There was a new family across the hall. That would be bad enough in any case. But this time it was the worst.
Gudi waited as long as she could that evening before breaking the news to her husband. “And they’re Wamai,” she finished.
Her husband, Tayra, had been sitting as usual, semi-somnolent before the television after dinner, but at her words his eyes snapped open and he came bolt upright in the chair. “What? What did you say?”
“They’re Wamai,” Gudi repeated. “The family across the hall.”
“How the hell?” Tayra yelled. “How can the Council let bugs move in here? This is a human town!”
“I don’t know, and please don’t shout at me. It’s not my fault.”
Tayra didn’t seem to hear. “Stinking damned bugs! How can this be allowed? I’m not going to stand for it!”
“They aren’t stinking,” Gudi ventured to protest. “I saw them moving in. There wasn’t really any smell at all.”
Tayra turned bloodshot eyes towards her. “Don’t be ridiculous, woman. Bugs are always stinking. I know.”
Gudi shrugged. “Well, what can we do about it anyway?”
“It was bad enough that we weren’t allotted that flat,” Tayra shouted, “but to have it handed over to bugs – that’s too damned much. I’ll have them thrown out. See if I don’t.”
“How? If they got the flat they have permission. And if they’ve got permission, there’s not much we can do.”
“We’ll see about that,” Tayra shouted. “First thing in the morning I’m going down to the Council office.”
And early in the morning he did go. Gudi stood at the window and watched him march down the street. His back was stiff with anger, and he hadn’t even had breakfast. Except for a murderous glare at the closed door across the hall, he hadn’t mentioned the new family at all.
Gudi sighed. This was a complication she hadn’t wanted. With the baby coming and all, peace and quiet, not to speak of a larger flat, would have been nice. But they hadn’t got the larger flat, and it seemed that peace and quiet wouldn’t be forthcoming, either.
Automatically, she reached out and ran her fingers down the window, as though to remind herself that the wall of glass was there. The morning sun was shining on the domes of the factory district, glittering with solar panels. Tayra’s shift started in an hour.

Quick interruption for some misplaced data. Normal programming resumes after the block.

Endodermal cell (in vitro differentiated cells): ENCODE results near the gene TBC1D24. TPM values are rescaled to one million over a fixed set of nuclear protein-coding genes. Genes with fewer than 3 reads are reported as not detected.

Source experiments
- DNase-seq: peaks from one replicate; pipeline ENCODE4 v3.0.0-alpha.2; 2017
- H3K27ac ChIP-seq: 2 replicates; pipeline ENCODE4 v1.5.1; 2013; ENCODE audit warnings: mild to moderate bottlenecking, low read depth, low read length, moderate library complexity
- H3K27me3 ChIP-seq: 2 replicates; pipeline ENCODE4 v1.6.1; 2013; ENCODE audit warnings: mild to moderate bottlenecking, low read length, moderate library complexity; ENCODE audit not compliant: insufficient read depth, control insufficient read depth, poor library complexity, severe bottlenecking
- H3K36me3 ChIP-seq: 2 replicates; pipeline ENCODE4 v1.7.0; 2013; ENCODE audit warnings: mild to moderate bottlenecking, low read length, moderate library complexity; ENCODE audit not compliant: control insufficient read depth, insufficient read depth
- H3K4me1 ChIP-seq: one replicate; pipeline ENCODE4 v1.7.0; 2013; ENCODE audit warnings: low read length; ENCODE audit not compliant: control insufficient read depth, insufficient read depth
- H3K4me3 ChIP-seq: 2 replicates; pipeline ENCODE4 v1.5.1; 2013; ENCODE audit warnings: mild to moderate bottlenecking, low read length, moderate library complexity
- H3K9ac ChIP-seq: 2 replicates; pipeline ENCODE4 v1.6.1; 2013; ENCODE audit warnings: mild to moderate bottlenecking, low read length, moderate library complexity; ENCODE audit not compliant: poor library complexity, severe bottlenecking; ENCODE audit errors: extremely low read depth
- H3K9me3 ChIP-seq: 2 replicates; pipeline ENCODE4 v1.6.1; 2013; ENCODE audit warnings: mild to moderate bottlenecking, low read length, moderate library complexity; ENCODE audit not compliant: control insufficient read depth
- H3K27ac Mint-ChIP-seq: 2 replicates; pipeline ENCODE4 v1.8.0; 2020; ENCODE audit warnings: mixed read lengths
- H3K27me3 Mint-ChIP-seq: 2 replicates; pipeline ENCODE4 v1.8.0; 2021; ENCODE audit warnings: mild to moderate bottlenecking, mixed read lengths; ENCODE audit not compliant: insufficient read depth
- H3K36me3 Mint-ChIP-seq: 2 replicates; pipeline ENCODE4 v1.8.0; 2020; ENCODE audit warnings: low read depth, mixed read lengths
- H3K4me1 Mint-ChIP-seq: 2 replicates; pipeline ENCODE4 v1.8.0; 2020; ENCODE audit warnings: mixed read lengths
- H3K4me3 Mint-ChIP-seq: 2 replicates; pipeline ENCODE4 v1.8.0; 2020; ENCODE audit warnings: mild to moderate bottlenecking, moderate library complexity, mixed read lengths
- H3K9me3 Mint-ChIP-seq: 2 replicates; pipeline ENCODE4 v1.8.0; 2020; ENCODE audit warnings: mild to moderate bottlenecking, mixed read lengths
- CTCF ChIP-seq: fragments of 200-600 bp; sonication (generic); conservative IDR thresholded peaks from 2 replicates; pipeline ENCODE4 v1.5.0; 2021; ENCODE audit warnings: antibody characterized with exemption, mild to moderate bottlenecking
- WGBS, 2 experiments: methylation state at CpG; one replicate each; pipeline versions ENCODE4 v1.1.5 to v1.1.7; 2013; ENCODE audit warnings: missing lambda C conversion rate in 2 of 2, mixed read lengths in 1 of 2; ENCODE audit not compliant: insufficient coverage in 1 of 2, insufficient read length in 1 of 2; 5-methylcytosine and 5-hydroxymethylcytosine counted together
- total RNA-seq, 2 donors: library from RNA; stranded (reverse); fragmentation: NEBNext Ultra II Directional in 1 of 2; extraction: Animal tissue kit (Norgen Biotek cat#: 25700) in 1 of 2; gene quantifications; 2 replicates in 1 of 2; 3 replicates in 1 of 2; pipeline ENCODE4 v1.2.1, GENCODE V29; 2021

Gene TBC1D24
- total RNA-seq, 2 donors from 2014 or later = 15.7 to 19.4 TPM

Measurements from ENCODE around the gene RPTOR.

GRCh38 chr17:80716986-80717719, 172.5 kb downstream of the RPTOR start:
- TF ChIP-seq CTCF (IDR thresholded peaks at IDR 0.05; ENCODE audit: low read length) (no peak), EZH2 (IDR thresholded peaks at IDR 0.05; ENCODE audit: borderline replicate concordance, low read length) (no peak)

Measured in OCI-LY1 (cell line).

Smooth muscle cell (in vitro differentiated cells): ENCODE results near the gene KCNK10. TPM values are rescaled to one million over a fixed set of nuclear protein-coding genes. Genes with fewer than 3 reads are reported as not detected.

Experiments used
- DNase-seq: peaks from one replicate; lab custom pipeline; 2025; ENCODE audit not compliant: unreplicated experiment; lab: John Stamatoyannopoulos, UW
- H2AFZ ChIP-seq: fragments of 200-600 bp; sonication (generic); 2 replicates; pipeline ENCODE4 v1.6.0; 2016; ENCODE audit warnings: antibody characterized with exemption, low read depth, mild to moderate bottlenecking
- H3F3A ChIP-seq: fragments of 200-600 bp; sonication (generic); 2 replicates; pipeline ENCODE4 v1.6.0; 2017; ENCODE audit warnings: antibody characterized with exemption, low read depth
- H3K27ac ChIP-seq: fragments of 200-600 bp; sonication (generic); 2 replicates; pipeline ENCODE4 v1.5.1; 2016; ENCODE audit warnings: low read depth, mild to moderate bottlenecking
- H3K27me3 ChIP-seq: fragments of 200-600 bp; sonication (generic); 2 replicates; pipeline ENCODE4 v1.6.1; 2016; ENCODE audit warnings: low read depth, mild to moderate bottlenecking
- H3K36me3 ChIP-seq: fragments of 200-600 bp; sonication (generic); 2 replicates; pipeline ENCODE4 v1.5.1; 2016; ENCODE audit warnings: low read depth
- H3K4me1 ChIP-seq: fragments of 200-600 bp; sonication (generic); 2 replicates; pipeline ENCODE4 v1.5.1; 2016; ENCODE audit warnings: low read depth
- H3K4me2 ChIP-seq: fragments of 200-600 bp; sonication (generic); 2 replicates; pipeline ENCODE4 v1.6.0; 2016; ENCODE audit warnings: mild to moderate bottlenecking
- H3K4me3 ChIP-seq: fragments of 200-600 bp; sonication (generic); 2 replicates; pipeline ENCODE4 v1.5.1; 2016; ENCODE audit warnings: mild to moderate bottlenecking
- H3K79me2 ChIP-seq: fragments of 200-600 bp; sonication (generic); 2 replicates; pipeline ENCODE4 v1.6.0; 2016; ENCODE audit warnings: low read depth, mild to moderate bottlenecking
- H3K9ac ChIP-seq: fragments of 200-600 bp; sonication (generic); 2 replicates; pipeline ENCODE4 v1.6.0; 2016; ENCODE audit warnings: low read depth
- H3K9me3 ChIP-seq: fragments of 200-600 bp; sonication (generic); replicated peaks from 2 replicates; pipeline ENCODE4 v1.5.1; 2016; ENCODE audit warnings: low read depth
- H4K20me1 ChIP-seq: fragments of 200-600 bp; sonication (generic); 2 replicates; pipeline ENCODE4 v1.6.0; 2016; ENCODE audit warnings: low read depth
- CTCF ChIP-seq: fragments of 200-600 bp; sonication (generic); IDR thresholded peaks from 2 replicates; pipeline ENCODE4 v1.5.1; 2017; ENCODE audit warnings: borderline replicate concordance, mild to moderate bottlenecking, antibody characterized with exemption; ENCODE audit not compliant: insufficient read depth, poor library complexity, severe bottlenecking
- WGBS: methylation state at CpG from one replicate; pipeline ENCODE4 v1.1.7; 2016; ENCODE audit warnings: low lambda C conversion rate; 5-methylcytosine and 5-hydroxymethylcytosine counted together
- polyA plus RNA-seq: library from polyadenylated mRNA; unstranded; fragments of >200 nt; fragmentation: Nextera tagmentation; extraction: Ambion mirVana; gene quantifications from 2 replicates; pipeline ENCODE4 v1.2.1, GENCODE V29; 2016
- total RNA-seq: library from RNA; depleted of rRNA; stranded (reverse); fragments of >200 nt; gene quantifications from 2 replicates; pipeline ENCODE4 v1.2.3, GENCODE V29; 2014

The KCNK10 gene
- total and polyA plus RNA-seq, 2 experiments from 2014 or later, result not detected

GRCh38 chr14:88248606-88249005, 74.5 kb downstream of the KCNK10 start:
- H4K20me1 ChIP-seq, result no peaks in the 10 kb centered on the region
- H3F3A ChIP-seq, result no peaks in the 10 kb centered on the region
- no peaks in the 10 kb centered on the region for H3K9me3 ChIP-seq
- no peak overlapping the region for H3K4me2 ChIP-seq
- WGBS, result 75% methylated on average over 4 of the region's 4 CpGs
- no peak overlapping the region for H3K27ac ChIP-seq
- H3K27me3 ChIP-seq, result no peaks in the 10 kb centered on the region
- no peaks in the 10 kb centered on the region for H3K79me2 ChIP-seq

He was so angry, Gudi thought. So angry, and it would probably be so futile. But he wouldn’t stop, even when the Council turned him away. It wasn’t like him to ever give up.
All she’d wanted, Gudi thought, was to have some peace and quiet to have her baby. And that was just what she would be denied.
Her fingers rubbed, mechanically, up and down, up and down, the glass.
It was just the next day that Gudi met the Wamaina for the first time. They both happened to emerge from their respective flats at the exact same instant. If Gudi had looked at the security camera first she would’ve waited, but it was too late. She hesitated, poised on the verge of ducking back inside.
The Wamaina showed no such reaction. SheThey inclined HerTheir heavy black headshield over joined minor forelimbs in polite greeting. Gudi managed to stretch her features into a smile.
“Er, good morning,” she said. It was the first time she’d ever been so close to an alien of any kind, let alone a Wamaina. The huge creature seemed to fill all the available space. HerTheir spiny tail waved back and forth. “I believe you’re our new neighbours.”
“That is correct,” the Wamaina said, in impeccable English. HerTheir voice was surprisingly musical, the enunciation perfect. Gudi had anticipated something like an insect’s buzzing. “IWe am very pleased to meet you.”
“Er,” Gudi replied, inadequately, “yes.” She introduced herself. “My husband’s called Tayra.”
“IWe am KaRaha.” The Wamaina’s heavy head shield was still politely down, and Gudi realised that the alien was probably being submissive. HerTheir enormous physical size – Gudi’s head barely reached the creature’s spiky shoulders – made this strictly a matter of interpretation. “Your husband is known to us. He’s been to the Council office to have us evicted.”
Gudi blushed instinctively. “I’m so sorry. He’s, well, he thinks, he thinks this is a human-only space, and...”
KaRaha waved a minor forelimb. “It does not matter, really. We have permission to be here. It is only that it would be more, ah, comfortable if he were better disposed towards us.”
“Well, you know.” Gudi shuffled her feet. “I really can’t...I can’t change how he behaves.”
“It does not matter,” KaRaha repeated, firmly. “IWe merely meant it would make it easier to serve you. You are, after all, our lords.”
Gudi winced. “I’ve got to go,” she mumbled. “Where do you work?”
She knew with a sinking feeling what the answer would be even before it came.
“The damned things are in the factory,” Tayra shouted. His voice bounced off the walls and assaulted Gudi from all directions. His eyes were bloodshot and bulging with fury. “They’re on the factory floors!”
“Calm down,” Gudi begged, with no expectation of success. She wasn’t disappointed.